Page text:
As ex-megachurch leader Kirbyjon Caldwell reports to prison, wife says she ‘cried a river’

Former megachurch pastor, Kirbyjon Caldwell (R) and his wife, Suzette (L). | Screenshot: Facebook/Windsor Village Church Family

Suzette Caldwell, the wife of Kirbyjon Caldwell, who formerly led the 14,000 member Windsor Village United Methodist Church in Texas, says she “cried a river” as her husband began a six-year prison term for defrauding members of his church and other investors Tuesday.

“I want to encourage you, church family, to cry. I cried a river yesterday [June 22], and as you can see, I’m still crying,” she revealed in an emotional video message to the church, where she also serves as associate pastor.

“But we have to go forward. I want to encourage you to cry and shed the tears. Some of you are feeling sadness, I’m sure. Some of you are disappointed. Some of you are angry and your feelings matter."

Kirbyjon Caldwell, who served as a spiritual adviser to former Presidents Barack Obama and George W. Bush, was sentenced to six years in prison after pleading guilty in March 2020 to conspiracy to commit wire fraud in connection to his role in a multimillion-dollar investment scheme that preyed on the elderly.

The former megachurch leader and Gregory Alan Smith, an investment adviser based in Shreveport, Louisiana, were charged with 13 counts, including conspiracy to commit money laundering. According to prosecutors, Smith and Caldwell raised around $3.5 million in historical Chinese bonds from 29 investors between 2013 to 2014 that carried no value outside the memorabilia market.

Both men reportedly tricked investors into believing that they were buying the bonds through a Shreveport-based company called Smith Financial Group LLC. The U.S. Department of Justice charged that the bonds were issued by the former Republic of China before losing power to the communist government in 1949.

In a going away video to his church family, Kirbyjon Caldwell said he and his lawyer were not aware that he was committing wire fraud.

“Over three years or so ago, I was indicted for conspiracy to commit wire fraud. … Wire fraud is very inclusive [of a wide range of activities], obviously. I did not know I was committing wire fraud, neither did my attorney at the time, and that’s the way it goes,” the 67-year-old former church leader said.

Windsor Village issued a statement after their pastor’s sentencing in January stating that he was “remorseful” about the scheme and that all of his victims had been repaid.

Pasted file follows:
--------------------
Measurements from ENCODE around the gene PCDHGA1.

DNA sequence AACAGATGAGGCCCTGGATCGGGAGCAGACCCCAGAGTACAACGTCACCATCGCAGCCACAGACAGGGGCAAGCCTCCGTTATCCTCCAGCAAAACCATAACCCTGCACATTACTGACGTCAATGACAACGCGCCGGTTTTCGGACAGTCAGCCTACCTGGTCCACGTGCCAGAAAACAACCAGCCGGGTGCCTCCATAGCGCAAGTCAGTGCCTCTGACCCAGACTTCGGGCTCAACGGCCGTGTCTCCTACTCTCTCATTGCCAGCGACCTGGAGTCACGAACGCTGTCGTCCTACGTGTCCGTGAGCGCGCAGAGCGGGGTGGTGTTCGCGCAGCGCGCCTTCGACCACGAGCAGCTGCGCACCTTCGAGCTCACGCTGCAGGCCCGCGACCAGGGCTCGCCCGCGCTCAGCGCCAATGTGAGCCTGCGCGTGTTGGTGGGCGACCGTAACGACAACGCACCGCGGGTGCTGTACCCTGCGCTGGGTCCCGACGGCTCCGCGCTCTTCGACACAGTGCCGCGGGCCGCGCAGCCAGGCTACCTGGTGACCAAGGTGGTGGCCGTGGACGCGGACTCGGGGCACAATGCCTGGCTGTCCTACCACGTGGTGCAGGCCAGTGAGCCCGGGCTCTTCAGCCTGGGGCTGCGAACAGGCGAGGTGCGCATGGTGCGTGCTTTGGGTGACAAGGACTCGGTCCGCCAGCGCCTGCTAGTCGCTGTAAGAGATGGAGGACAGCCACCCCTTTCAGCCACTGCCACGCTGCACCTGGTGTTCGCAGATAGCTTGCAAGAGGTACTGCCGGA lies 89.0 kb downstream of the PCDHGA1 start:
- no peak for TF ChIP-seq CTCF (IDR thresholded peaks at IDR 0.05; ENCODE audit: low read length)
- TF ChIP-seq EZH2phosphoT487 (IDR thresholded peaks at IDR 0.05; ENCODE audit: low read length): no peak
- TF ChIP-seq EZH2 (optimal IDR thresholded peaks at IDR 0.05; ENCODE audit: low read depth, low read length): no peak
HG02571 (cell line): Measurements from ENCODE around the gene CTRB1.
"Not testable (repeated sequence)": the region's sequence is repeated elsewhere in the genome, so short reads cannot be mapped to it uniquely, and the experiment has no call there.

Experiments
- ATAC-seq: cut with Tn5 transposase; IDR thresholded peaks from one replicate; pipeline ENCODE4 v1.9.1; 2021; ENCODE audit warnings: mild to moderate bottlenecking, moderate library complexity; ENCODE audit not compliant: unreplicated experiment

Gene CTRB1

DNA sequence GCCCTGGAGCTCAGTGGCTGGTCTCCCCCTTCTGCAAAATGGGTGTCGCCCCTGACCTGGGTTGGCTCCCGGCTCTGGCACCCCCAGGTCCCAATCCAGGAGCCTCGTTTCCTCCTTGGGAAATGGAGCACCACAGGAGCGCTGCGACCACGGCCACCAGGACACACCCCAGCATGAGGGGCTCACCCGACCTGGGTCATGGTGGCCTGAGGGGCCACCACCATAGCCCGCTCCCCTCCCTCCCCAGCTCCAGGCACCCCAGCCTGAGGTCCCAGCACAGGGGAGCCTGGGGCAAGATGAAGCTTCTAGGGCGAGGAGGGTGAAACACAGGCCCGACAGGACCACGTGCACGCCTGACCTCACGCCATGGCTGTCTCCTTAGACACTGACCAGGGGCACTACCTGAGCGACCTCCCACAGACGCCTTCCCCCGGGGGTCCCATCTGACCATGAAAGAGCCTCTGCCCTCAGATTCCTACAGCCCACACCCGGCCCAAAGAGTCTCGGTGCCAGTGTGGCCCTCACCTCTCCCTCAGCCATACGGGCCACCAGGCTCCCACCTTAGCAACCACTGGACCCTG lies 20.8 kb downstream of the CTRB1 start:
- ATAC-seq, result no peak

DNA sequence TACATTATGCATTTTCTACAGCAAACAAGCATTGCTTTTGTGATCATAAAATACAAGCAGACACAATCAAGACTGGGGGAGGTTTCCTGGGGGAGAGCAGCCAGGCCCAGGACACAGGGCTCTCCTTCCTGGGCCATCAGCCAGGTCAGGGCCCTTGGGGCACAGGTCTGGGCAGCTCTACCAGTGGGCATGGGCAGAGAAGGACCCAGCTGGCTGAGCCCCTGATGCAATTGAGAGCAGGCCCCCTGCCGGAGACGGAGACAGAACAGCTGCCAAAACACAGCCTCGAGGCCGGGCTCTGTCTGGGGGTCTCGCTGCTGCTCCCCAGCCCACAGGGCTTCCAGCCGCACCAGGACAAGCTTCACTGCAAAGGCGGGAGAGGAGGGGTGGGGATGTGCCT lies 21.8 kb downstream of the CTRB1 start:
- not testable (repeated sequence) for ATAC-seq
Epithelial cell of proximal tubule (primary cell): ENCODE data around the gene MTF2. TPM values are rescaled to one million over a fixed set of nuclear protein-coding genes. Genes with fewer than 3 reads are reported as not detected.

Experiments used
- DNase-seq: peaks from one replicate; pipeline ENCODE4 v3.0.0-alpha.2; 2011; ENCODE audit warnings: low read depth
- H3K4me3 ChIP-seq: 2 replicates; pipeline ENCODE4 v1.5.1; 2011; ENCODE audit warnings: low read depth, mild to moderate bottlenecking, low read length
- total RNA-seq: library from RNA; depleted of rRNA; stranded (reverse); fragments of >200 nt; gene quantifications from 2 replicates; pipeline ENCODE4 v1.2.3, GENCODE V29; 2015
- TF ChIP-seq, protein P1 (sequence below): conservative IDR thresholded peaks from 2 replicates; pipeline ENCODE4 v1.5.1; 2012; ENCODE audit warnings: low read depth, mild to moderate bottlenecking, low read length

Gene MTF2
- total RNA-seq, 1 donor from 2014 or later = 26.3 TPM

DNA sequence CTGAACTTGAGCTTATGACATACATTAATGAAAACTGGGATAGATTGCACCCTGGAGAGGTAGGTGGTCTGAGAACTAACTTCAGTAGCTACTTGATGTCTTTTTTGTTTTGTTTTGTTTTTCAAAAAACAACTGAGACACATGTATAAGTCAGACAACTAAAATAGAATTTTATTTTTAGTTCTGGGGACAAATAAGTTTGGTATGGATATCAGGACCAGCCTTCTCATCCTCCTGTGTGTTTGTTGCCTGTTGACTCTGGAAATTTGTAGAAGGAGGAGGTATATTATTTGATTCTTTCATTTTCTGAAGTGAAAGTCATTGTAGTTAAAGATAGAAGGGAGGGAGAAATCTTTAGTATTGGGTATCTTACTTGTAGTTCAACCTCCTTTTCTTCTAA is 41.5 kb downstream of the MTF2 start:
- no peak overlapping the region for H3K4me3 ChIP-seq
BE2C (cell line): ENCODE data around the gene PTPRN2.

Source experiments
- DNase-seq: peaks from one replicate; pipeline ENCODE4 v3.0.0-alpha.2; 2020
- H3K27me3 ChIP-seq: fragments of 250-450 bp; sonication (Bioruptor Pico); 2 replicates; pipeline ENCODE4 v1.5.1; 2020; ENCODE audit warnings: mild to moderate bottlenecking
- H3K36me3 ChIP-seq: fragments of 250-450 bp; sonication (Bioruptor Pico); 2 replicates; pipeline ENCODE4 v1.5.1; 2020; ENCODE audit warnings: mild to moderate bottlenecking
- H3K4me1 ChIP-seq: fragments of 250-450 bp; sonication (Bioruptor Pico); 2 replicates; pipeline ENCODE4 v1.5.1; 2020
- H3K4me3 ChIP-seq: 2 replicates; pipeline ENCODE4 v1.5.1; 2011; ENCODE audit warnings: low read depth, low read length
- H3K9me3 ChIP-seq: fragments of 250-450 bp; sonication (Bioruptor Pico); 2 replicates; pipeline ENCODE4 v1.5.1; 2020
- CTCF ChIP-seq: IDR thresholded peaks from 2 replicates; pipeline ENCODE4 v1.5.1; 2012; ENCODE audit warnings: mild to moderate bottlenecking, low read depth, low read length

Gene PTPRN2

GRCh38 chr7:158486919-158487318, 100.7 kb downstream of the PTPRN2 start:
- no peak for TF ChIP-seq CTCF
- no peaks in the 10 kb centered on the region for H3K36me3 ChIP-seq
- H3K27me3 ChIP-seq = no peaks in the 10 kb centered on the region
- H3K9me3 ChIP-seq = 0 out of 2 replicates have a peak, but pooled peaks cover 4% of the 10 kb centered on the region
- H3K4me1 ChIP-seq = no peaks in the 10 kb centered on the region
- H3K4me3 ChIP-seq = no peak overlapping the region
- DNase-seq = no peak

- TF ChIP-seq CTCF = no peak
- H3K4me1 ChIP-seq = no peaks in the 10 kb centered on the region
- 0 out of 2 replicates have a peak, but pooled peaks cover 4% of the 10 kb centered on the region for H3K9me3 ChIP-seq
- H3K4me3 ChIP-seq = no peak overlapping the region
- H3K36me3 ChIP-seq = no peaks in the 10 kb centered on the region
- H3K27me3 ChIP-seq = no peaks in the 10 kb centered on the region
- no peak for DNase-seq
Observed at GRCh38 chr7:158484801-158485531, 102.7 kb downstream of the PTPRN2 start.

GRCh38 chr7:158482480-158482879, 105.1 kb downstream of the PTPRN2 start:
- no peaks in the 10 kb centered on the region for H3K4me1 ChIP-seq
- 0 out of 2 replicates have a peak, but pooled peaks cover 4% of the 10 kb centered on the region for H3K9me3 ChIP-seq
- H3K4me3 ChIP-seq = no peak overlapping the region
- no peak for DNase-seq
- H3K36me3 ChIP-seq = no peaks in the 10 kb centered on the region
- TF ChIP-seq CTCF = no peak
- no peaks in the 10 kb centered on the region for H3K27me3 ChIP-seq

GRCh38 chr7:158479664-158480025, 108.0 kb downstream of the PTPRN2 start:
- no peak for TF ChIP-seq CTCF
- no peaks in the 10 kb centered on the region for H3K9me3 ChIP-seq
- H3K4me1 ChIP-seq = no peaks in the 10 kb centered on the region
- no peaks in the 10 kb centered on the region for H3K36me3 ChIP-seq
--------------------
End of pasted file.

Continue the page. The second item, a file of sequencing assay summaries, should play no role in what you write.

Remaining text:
“The court found that Caldwell made full restitution to all of the victims. Notable, restitution began prior to indictment and was completed before sentencing," the church said. "Many victims were paid over and above the amount that they invested. Voluntary restitution is virtually unheard of and extremely rare in these kinds of cases."

The church further noted that Caldwell was also removed as an ordained elder in the Texas Annual Conference of the United Methodist Church.

Kirbyjon Caldwell is currently staying at a satellite prison camp adjacent to the Beaumont low-security prison within the Beaumont Federal Correctional Complex in eastern Texas. These prison camps usually have dormitory housing, a relatively low staff-to-inmate ratio, and limited or no perimeter fencing, according to the Federal Bureau of Prisons. The camps are work and program-oriented.

“He’s able to freely go in and out and move around. Where he is, they don’t have the bars and that kind of things — the doors that lock behind you as you are walking from one place to the next,” his wife explained. “As we were told by a gentleman that greeted us when we got there, they are free to come and go, but he just said, ‘but you can’t go home.’ And that was pretty sobering."

"So, church family, I want you to know something. I’m not pastor Kirbyjon Caldwell. And I will not try to be Pastor Kirbyjon Caldwell," she added. "But I do want you to know that I’ve committed my life to serve you, this church family and this community.”

Her husband explained that even though he is going to prison, he still has hope in God and believes God is with him.

“I know how long I’m on the books to stay, but as you know, there are a few laws on the books of the United States Congress which will allow you to be released prior to the stated time. God is with me,” he told the church family.

“God will surely be with you. God has been doing a great job through Pastor Suzette and the leadership team. You can fully expect that to continue. I’ll be praying for you. You continue to pray for me. God’s not through with you, or me, or Windsor Village yet. This may sound strange, but the best is still yet to come."

Was this article helpful?

Help keep The Christian Post free for everyone.

By making a recurring donation or a one-time donation of any amount, you're helping to keep CP's articles free and accessible for everyone.

We’re sorry to hear that.

Hope you’ll give us another try and check out some other articles. Return to homepage.

Free Religious Freedom Updates

Join thousands of others to get the FREEDOM POST newsletter for free, sent twice a week from The Christian Post.

Most Popular

Free Religious Freedom Updates

A religious liberty newsletter that is a must-read for people of faith.

More In Church & Ministries